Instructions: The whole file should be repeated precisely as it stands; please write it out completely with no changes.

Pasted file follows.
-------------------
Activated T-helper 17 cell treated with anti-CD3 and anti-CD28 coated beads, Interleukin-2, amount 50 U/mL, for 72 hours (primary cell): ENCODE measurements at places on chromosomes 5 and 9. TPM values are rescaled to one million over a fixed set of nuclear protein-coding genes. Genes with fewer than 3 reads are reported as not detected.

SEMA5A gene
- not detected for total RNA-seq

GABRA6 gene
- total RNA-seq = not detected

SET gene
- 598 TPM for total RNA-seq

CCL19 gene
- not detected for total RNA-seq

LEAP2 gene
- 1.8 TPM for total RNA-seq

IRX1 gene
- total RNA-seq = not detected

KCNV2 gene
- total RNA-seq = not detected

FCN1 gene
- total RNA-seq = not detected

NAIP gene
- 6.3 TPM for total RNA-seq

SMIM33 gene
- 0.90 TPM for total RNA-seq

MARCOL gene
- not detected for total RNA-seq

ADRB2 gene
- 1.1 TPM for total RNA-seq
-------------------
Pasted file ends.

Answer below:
Activated T-helper 17 cell treated with anti-CD3 and anti-CD28 coated beads, Interleukin-2, amount 50 U/mL, for 72 hours (primary cell): ENCODE measurements at places on chromosomes 5 and 9. TPM values are rescaled to one million over a fixed set of nuclear protein-coding genes. Genes with fewer than 3 reads are reported as not detected.

SEMA5A gene
- not detected for total RNA-seq

GABRA6 gene
- total RNA-seq = not detected

SET gene
- 598 TPM for total RNA-seq

CCL19 gene
- not detected for total RNA-seq

LEAP2 gene
- 1.8 TPM for total RNA-seq

IRX1 gene
- total RNA-seq = not detected

KCNV2 gene
- total RNA-seq = not detected

FCN1 gene
- total RNA-seq = not detected

NAIP gene
- 6.3 TPM for total RNA-seq

SMIM33 gene
- 0.90 TPM for total RNA-seq

MARCOL gene
- not detected for total RNA-seq

ADRB2 gene
- 1.1 TPM for total RNA-seq